ASIC has issued a compliance sheet outlining standards for independent auditing.

ASIC has issued a compliance sheet outlining standards for independent auditing. Photo: Jim Rice

Corporate governance groups say there is not enough rotation of auditors at the country's top companies and call for greater transparency in the relationship between boards and their external reviewers.

Under the Corporations Act, companies must change their audit partner every five years, which can be extended to seven, but there are no rules about changing audit firms.

Institutional Shareholder Services executive director Ulysses Chioatto said this could lead to ''musical chairs'' between partners inside accounting firms. ''On the surface it can look like a rotation but … you can have one partner sitting in one cubicle, another in the next cubicle,'' he said.

''Is that really auditor rotation?''

The comments came as the Australian Securities and Investments Commission issued a compliance sheet to company directors outlining the standards for independent auditing.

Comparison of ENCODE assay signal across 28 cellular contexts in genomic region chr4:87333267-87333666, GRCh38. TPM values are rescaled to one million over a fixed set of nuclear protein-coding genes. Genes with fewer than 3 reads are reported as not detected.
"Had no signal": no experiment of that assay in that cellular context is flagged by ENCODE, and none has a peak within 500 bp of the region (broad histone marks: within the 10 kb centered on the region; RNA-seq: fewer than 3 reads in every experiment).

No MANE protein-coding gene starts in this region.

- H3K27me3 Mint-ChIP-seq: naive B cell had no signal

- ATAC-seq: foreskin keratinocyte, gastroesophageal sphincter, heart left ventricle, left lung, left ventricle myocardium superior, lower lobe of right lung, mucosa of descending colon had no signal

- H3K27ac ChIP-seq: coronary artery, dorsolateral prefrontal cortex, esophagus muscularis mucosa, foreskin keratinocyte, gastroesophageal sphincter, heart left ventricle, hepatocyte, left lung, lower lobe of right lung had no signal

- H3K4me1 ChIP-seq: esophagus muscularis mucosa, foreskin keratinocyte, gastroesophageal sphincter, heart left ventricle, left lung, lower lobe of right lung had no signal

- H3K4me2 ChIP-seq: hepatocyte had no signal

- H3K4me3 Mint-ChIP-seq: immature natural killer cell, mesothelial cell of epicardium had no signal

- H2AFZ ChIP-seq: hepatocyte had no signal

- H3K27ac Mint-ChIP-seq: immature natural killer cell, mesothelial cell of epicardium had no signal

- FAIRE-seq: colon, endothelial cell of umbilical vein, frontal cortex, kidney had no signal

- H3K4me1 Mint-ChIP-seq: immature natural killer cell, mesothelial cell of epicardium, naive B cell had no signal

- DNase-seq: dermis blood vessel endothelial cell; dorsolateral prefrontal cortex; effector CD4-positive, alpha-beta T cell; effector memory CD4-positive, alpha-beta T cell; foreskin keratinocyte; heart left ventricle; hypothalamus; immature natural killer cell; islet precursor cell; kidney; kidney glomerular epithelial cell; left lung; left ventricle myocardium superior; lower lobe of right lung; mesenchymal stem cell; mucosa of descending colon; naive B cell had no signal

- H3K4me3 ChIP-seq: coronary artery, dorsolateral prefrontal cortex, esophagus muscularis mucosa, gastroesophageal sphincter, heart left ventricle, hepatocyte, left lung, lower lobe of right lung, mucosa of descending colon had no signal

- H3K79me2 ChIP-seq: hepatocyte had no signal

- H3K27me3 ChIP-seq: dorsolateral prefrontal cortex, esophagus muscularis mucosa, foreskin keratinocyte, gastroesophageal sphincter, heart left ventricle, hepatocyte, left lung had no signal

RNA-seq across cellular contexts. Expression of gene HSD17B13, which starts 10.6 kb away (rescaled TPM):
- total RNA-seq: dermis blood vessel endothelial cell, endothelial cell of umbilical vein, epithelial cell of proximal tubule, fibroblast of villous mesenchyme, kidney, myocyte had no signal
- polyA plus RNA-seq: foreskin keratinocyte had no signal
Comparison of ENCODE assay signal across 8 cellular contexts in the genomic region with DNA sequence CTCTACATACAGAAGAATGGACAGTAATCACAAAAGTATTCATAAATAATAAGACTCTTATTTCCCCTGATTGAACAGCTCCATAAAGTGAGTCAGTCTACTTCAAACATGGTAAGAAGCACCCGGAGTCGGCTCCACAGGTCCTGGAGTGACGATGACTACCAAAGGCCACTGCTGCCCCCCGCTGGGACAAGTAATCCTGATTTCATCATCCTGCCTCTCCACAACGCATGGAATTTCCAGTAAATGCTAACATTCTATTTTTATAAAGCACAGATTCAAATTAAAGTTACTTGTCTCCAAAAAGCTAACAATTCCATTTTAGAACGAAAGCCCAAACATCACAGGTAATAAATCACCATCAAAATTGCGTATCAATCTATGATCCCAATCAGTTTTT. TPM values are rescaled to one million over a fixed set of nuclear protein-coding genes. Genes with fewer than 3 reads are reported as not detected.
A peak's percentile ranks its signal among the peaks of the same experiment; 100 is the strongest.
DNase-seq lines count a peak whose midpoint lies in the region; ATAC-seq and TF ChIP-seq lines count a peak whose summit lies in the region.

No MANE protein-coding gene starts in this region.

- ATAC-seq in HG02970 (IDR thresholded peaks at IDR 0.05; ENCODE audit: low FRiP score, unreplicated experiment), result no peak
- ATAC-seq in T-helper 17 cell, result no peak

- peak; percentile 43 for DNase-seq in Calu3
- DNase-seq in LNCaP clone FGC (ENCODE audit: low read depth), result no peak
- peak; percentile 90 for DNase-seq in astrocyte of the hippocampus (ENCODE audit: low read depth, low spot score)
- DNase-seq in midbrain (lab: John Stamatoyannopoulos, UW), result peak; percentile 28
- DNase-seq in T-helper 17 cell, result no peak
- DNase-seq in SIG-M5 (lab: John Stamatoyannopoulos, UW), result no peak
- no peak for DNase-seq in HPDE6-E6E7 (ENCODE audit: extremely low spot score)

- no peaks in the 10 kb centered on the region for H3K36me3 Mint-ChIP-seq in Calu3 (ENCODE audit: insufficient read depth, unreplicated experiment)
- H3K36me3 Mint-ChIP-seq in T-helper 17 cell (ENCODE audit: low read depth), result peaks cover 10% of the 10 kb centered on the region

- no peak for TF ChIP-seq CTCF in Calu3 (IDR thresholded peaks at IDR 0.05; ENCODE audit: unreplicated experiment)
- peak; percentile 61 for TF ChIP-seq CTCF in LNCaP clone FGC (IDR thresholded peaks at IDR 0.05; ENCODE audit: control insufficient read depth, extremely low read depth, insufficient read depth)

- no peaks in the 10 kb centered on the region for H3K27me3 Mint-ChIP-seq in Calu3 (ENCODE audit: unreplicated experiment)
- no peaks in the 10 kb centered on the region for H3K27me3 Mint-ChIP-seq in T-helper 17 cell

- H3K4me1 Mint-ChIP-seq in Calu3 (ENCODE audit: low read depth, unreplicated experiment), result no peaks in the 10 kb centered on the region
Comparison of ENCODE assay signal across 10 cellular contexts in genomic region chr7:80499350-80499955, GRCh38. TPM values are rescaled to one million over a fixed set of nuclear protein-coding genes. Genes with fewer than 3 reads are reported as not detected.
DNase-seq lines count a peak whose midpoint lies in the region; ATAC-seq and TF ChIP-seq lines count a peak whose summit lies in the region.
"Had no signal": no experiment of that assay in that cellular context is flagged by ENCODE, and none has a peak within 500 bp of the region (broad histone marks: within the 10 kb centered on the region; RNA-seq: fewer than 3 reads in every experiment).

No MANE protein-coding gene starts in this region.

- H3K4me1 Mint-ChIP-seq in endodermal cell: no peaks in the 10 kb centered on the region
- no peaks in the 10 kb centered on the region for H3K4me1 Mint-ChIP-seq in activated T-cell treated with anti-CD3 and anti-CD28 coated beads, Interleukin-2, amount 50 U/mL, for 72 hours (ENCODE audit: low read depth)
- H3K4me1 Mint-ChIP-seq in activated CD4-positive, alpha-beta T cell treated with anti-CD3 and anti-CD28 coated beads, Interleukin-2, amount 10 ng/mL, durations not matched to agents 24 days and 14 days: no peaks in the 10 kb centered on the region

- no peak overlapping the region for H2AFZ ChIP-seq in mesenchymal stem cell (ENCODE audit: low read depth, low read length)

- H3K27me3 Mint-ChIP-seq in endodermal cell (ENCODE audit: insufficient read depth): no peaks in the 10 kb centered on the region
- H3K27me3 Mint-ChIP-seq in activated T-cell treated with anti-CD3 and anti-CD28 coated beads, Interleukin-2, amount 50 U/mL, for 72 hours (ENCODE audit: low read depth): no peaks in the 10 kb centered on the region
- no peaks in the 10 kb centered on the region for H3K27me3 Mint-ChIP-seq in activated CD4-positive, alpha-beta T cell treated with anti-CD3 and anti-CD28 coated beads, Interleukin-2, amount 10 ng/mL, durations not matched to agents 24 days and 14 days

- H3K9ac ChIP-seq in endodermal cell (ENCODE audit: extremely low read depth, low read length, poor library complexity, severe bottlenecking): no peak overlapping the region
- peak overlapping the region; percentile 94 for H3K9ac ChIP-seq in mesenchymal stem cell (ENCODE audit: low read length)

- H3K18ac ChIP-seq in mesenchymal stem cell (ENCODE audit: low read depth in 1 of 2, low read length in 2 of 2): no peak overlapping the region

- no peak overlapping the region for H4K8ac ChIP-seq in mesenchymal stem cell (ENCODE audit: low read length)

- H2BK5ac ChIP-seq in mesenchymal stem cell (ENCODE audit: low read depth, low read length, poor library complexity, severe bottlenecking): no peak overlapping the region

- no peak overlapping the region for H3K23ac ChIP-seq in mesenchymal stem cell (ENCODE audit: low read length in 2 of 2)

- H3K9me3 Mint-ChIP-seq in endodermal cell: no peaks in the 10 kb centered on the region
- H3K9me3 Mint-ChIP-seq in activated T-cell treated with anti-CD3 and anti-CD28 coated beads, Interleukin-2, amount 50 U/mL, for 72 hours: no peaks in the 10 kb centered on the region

Martin Lawrence, governance analyst at Ownership Matters, said audit quality could improve with greater transparency.

''Auditor quality is the big black box. Everyone agrees it is very important but we have no way of knowing the state of the accounts [before an auditor reviews them],'' he said.

''The auditor's theoretical job is to put an external eye over the accounts. But if the auditor has been auditing the company for however many years, how close are they to the company?''

Concerns about auditor independence follow the collapse of mining services group Forge, which fell into administration last month after accounting firm KPMG gave it a clean bill of health in August.

A 2012 ASIC report showed a decline in auditor quality and raised concerns about the level of professional scepticism among auditors.

Last year, Lend Lease put its external audit role up for tender for the first time after being served by KPMG for 55 years. KPMG has also been the auditor of ANZ since 1969.

Mr Chioatto said audit firms paid by their clients for additional services, such as consulting work, compromised their independence and made them beholden to lucrative profits.

''The big four [accounting firms] have extensive measures to avoid conflict of interest but the influence can be insidious,'' he said.

But Tom McLeod at McLeod Governance said the system was generally robust. ''So long as there is … a regular set of fresh eyes looking over the information, that should maintain auditor independence,'' he said.